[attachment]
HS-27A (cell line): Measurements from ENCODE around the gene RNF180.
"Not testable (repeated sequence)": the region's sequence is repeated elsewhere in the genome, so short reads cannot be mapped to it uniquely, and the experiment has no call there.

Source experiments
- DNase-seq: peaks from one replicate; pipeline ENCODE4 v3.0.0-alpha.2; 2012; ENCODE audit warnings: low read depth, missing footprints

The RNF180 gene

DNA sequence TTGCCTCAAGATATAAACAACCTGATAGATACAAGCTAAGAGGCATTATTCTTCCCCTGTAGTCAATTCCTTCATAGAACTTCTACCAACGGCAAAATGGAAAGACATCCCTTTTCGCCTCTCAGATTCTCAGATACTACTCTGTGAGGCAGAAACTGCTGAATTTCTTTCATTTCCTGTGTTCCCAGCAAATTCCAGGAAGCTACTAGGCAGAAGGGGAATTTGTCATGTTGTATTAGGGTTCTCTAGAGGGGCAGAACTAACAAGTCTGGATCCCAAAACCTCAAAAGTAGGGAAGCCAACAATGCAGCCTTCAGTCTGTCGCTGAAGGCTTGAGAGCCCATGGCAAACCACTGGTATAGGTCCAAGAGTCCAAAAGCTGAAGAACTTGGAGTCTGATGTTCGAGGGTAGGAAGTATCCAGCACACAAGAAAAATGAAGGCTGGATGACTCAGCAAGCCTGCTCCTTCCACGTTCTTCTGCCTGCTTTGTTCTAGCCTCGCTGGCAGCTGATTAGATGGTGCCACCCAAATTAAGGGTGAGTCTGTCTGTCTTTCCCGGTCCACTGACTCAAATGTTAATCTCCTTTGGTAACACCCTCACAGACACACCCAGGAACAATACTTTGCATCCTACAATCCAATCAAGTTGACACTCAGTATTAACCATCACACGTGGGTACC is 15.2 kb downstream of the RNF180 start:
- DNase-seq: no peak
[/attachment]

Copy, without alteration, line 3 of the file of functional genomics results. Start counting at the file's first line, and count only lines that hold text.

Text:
Source experiments